Missed Skift Research's discussion of the current state of travel? We've got you covered.
The travel industry faced unprecedented challenges during the pandemic, but its recovery is proving to be remarkable. Travel stands tall as an absolute megatrend, with immense potential for growth despite short-term economic concerns. This was one of the main takeaways of a LinkedIn Live session with the authors of Skift Research’s State of Travel report.
Watch the LinkedIn Live Session
The Current State of Play
The global economy is still on a bumpy road, with economists predicting higher inflation in various regions worldwide. This is likely to impact travel spending to some extent. However, amid these worries, the report highlights a silver lining. Travel remains under-indexed relative to the broader economy, leaving ample room for expansion and opportunity.
Despite rising prices since 2019, U.S. hotel and airline prices have shown restraint, rising less than the overall rate of inflation. Moreover, the travel industry’s recovery has just begun, even as the global GDP experienced significant growth. This indicates considerable untapped potential in travel across all regions.
The report reveals that in 2025, the industry will be around 240 million trips below its full pre-pandemic potential. However, there are positive data points that contribute to the optimistic outlook. In 2022, the U.S. witnessed a surge in passport issuance, making international travel more accessible than ever before. Developing countries like China and India are expected to play a vital role in shaping the future of the travel industry, offering both opportunities and challenges.
There has been a strong recovery in most countries, especially outside of Asia, reaching full recovery relative to 2019. However, international tourism in many regions still has significant room for improvement, with only the Middle East fully recovered, while North America, Europe, and Asia are still lagging.
Key Trends Highlighted by Our Analysts
During the LinkedIn Live session, the Research analysts went over some of the major trends that came out of the report.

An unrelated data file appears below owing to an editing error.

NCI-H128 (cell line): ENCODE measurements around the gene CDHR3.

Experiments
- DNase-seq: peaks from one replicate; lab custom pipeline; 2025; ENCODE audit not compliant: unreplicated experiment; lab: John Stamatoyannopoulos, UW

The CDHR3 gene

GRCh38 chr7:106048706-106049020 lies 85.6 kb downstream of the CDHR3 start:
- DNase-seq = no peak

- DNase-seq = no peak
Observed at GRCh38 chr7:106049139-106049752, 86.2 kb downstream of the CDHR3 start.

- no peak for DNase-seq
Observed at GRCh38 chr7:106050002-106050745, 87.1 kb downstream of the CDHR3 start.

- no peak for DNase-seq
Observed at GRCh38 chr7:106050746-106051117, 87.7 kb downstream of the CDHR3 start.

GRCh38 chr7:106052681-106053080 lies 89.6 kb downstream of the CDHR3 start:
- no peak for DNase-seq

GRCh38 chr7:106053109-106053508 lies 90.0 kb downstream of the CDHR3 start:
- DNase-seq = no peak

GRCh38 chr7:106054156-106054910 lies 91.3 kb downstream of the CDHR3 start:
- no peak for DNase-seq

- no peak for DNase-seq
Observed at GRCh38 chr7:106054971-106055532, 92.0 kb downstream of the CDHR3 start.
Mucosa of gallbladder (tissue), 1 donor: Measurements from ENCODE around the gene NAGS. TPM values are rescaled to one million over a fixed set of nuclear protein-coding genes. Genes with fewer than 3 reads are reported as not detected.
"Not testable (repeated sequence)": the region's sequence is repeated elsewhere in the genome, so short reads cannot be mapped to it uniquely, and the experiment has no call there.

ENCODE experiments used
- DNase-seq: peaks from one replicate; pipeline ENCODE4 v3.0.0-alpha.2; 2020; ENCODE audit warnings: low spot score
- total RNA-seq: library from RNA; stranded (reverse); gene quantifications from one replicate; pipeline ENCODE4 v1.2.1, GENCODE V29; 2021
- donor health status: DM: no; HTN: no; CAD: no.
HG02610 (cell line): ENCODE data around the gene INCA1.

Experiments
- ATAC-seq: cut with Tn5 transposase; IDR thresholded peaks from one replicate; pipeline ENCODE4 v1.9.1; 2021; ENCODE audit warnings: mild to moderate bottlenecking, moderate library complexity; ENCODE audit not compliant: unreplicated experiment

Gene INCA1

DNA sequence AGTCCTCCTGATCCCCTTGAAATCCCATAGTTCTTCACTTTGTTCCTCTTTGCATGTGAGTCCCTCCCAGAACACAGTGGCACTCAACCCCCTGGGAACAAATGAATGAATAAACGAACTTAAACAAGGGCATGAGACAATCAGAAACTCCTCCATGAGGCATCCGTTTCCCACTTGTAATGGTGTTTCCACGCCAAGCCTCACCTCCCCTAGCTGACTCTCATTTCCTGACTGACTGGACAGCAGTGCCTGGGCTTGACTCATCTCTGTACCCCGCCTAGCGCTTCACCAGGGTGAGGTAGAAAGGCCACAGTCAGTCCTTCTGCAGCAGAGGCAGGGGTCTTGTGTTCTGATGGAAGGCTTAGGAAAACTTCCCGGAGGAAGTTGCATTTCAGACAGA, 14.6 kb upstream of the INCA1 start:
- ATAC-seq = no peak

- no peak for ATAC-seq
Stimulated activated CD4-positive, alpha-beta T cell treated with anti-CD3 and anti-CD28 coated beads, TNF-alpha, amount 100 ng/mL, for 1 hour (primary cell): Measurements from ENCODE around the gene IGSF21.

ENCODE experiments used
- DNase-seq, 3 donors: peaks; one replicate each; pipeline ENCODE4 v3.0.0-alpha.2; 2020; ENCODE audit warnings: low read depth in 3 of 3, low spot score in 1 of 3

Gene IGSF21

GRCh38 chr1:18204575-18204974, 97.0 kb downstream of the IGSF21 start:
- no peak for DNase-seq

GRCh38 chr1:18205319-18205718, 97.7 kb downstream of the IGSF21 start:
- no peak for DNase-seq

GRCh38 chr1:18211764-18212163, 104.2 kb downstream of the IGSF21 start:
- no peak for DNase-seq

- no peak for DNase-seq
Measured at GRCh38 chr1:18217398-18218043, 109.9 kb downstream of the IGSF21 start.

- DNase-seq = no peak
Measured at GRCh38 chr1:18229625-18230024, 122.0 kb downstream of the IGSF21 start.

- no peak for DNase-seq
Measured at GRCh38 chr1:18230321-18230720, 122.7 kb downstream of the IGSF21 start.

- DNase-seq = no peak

Senior Research Analyst Varsha Arora highlighted the rise of remote work arrangements, which accelerated during the pandemic. Remote work has increased shorter trips and extended travel periods, combining business and leisure travel, and boosted the usage of coworking spaces. Hotels have an opportunity to cater to the needs of remote workers and become de facto offices.
Luxury hospitality has experienced a boom, with luxury hotels leading the recovery in the U.S. and Europe. Senior Research Analyst Pranavi Agarwal noted how luxury consumers tend to be recession and inflation immune, often resulting in strong performance even in uncertain economic times. Skift Research’s work suggests that Hyatt and Accor, with their exposure to luxury and Asia, are likely to outperform other hotel brands in this context.
Tour operators have faced challenges in their recovery, as highlighted by Research Director Seth Borko, but in 2023 they are witnessing a burst of growth. The shift towards cultural and long-haul tours presents an emerging opportunity for multi-day tour online travel agencies (OTAs). As the rise of OTAs continues, big brands are driving direct bookings to compete with third parties.
Lastly, there was an extensive discussion on Hopper, an online travel company, which has gained significant market share, showcasing its disruptive presence in the legacy OTA market. Its suite of fintech products addresses consumer pain points and has been successful in monetizing travel industry chaos.
Overall, the travel industry is navigating through challenges with resilience and embracing opportunities for growth. With the rise of remote work and shifting consumer preferences, the industry is adapting to new trends and embracing digital solutions to stay competitive in the ever-changing travel landscape.
Photo credit: Tourists taking photos on the roof of the D’uomo cathedral in Milan, Italy. Skift